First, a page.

Archaeologists have discovered one of the earliest Roman military camps in the Carnuntum on the Danube near Vienna
Archaeologists in Austria believe they have found the remains of the country's oldest Roman army camp at the historic site of Carnuntum, just east of Vienna
The team at the Ludwig-Boltzmann Institute for Virtual Archaeology discovered the remains, using non-invasive radar scanning technology.
The archaeologists believe the camp dates to about 6 AD, which, if confirmed, could make it the winter camp of Emperor Tiberius.
Carnuntum eventually became a city of 50-thousand people and a major military and trade outpost linking the far-flung Roman empire's Asian boundaries to its central and northern European lands.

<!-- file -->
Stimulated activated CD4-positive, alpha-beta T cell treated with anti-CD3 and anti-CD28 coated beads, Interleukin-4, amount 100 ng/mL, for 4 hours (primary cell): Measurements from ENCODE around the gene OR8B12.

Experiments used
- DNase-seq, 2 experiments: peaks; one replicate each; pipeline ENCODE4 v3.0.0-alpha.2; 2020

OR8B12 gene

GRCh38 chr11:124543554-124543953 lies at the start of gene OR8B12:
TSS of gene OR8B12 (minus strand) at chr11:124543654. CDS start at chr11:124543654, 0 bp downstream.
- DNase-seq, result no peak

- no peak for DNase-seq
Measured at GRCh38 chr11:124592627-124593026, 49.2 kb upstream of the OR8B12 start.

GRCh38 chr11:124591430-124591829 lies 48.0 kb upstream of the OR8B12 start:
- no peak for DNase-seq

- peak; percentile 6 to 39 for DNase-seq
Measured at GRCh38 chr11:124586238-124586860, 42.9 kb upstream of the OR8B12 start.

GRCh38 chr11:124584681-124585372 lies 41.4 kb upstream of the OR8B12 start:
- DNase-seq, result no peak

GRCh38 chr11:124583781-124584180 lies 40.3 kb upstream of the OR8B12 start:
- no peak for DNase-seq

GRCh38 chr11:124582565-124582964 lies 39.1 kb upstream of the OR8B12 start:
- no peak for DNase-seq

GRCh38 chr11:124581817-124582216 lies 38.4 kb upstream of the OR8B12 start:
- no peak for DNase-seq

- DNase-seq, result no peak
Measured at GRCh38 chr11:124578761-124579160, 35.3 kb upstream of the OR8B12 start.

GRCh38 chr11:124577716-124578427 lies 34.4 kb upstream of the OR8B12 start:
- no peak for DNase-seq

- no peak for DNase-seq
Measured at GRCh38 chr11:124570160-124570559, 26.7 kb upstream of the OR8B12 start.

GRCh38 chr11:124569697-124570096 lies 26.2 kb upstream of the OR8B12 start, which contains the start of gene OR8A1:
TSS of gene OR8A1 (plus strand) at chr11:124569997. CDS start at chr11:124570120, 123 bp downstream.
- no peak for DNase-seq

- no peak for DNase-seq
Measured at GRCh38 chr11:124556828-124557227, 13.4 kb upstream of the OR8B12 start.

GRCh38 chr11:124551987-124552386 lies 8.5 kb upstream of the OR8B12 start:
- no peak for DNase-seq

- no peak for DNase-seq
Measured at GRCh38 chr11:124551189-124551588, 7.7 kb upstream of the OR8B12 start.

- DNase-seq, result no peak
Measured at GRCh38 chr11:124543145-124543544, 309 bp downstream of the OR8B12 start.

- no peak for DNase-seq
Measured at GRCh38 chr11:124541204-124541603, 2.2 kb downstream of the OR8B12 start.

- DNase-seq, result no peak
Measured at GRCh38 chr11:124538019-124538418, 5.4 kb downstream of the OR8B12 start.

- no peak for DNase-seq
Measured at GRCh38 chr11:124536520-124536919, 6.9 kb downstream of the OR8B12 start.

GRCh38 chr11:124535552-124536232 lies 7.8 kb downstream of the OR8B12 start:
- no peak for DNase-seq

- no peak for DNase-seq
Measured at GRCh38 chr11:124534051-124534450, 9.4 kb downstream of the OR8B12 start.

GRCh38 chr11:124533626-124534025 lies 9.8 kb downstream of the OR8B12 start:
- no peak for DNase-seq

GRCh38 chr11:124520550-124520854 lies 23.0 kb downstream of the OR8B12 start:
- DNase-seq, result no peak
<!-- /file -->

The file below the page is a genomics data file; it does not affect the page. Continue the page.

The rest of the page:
It was one of the few Roman sites in Europe that was not built over during the Middle Ages, and has now become an archaeological park, which attracts some 160,000 visitors every year.